be buried

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Allegro molto

Senior Member
Japanese
Hello

Where is George Washington buried?
(from a dictionary)

Is the "buried" an adjective rather than a past participle?

Thank you
 
  • Fabulist

    Banned
    American English
    I must disagree with the distinguished Mr. M. "Dead" is indeed an adjective; the past participle of "die" is "died." But "they buried [verb "bury" in the active voice, past tense] George Washington at Mount Vernon" and for the last 212 years he has been buried [past perfect tense, passive voice] there. He still is buried there. The past participle is used here with the simple present of the verb "to be" to make the present tense, passive voice of the transitive verb "to bury."
     

    JamesM

    Senior Member
    I often make mistakes, and I'm always grateful to learn something here on WRF.

    This confuses me. Maybe you can explain it to me in a way that helps it to stick.

    If I say "Why is he famous?", "famous" is an adjective. Likewise, I can say "For what is he known?" "Known" here is what I understand to be an adjective. I believe it's called a participial adjective. [edit] Sorry, I got that wrong. I believe it's a predicate adjective.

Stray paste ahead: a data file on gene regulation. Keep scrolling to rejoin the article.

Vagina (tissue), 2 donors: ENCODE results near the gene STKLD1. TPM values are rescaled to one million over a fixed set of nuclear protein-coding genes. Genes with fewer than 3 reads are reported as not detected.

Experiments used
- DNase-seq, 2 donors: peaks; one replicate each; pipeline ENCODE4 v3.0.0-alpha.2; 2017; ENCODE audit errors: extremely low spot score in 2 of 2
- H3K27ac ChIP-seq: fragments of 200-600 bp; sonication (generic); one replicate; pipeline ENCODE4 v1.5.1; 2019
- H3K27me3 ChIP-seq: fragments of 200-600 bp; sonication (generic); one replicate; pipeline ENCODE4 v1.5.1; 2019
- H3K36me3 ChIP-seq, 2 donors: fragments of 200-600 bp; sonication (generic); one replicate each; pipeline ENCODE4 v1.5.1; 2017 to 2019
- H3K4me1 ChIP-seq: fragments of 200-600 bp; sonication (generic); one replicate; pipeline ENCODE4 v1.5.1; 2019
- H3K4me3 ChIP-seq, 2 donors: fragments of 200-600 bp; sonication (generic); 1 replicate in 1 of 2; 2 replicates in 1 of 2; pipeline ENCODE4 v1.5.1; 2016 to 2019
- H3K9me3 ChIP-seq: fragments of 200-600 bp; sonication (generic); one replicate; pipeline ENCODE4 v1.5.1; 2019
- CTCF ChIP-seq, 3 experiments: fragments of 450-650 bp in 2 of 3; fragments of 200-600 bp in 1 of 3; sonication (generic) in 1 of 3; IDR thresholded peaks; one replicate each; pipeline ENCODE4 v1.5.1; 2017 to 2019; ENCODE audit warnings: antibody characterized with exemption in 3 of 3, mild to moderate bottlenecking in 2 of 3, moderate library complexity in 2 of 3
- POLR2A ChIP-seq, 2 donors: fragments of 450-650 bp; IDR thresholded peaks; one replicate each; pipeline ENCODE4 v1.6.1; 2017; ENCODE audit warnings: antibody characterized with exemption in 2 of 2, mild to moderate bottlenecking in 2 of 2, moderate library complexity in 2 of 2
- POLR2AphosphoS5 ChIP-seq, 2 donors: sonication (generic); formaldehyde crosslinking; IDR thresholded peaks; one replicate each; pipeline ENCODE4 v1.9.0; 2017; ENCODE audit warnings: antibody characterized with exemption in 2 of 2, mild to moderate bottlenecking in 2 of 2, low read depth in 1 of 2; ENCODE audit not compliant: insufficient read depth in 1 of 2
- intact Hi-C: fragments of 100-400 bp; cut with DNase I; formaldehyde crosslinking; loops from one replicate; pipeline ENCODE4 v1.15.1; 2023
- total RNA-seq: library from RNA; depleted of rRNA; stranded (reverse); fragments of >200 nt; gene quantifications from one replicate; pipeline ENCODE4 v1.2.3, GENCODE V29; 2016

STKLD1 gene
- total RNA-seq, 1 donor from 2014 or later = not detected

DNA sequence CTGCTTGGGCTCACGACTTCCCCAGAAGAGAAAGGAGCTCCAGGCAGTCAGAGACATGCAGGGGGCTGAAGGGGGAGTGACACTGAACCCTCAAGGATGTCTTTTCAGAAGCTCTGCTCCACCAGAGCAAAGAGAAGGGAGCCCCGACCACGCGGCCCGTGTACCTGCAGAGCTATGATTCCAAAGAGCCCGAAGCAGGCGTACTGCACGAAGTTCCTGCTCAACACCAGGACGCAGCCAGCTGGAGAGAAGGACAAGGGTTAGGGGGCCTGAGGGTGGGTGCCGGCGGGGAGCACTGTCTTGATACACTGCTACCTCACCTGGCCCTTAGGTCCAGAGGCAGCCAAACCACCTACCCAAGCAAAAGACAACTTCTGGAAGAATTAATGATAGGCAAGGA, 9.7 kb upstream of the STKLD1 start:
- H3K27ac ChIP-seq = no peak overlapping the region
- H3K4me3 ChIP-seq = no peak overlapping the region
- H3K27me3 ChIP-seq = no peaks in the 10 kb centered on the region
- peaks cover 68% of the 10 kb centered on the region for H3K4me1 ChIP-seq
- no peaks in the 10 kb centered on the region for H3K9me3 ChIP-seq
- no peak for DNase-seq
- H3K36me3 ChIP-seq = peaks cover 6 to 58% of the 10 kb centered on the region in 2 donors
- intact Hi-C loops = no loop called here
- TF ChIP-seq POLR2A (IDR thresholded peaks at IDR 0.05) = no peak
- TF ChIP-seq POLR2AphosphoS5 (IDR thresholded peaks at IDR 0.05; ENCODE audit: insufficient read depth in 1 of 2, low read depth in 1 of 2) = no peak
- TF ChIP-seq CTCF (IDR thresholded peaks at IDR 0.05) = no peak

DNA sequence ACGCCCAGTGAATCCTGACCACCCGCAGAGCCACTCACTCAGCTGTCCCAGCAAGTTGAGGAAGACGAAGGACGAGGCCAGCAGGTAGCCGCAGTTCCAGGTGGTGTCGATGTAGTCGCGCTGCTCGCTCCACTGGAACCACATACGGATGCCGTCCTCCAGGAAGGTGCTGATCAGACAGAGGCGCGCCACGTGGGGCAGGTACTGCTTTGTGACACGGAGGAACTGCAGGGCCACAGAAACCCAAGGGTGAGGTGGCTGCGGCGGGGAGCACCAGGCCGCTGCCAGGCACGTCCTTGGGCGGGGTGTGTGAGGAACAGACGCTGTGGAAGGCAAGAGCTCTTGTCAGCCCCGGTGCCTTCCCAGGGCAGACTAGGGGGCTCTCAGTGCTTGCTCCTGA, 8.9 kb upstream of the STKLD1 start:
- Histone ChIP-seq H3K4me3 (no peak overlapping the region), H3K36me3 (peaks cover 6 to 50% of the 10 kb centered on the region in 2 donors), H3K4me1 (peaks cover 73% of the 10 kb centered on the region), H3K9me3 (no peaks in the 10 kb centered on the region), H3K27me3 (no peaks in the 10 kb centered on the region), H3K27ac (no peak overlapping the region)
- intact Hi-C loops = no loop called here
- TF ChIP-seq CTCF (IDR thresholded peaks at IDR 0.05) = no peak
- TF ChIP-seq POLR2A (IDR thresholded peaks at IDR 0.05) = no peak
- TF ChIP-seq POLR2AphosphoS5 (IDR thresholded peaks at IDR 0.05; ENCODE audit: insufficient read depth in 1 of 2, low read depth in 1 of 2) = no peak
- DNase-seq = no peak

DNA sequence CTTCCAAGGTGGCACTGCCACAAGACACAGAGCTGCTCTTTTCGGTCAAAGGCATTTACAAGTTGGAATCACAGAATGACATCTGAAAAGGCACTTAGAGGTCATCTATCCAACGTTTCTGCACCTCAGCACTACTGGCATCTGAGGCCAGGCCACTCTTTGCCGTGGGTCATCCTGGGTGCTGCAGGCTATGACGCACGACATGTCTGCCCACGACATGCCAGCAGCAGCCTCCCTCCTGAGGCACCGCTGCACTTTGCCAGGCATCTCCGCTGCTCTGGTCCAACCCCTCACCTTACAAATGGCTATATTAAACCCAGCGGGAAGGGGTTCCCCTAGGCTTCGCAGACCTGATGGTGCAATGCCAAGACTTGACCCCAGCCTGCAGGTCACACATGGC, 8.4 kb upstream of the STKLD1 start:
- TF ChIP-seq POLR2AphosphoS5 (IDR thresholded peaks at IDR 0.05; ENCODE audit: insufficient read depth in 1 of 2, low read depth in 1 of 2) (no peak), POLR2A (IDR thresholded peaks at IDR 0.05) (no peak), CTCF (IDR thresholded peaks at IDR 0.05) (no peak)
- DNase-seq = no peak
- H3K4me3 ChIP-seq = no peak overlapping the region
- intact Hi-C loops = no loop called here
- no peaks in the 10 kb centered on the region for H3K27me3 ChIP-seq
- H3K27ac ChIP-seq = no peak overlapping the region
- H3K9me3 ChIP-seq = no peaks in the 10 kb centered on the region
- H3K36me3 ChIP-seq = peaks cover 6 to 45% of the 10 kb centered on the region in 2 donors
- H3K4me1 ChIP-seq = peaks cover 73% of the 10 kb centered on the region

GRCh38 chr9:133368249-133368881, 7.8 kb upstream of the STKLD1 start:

If I say "A buried hatchet was unearthed during remodeling", "buried" is an adjective. So "buried" exists as an adjective.

    How is it, then, that "buried" here in the original poster's sentence must be only the past participle in the passive voice? What test do I apply to prove that it isn't an adjective?
     
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    Fabulist

    Banned
    American English
    My understanding of a "participal" is that it is a "verbal adjective." The terminology of English grammar was originally developed for Latin. But Latin, like English, also uses participals with inflected forms of the verb "to be" to form compound verb tenses in the passive voice. In the case of "bury," we have the following, active voice first, then passive voice:

    Present: They bury/are burying George Washington at Mount Vernon. George Washington is buried at MV.
    Past: They buried/were burying GW at MV. GW was buried/was being buried at MV.
    Future: They will bury/will be burying GW at MV. GW will be buried at MV.
    Present Perfect: They have buried/have been burying GW at MV. GW has been buried at MV.
    Past Perfect: They had buried/had been burying GW at MV. GW had been buried at MV.
    Future Perfect: They will have buried/will have been burying GW at MV. GW will have been buried at MV.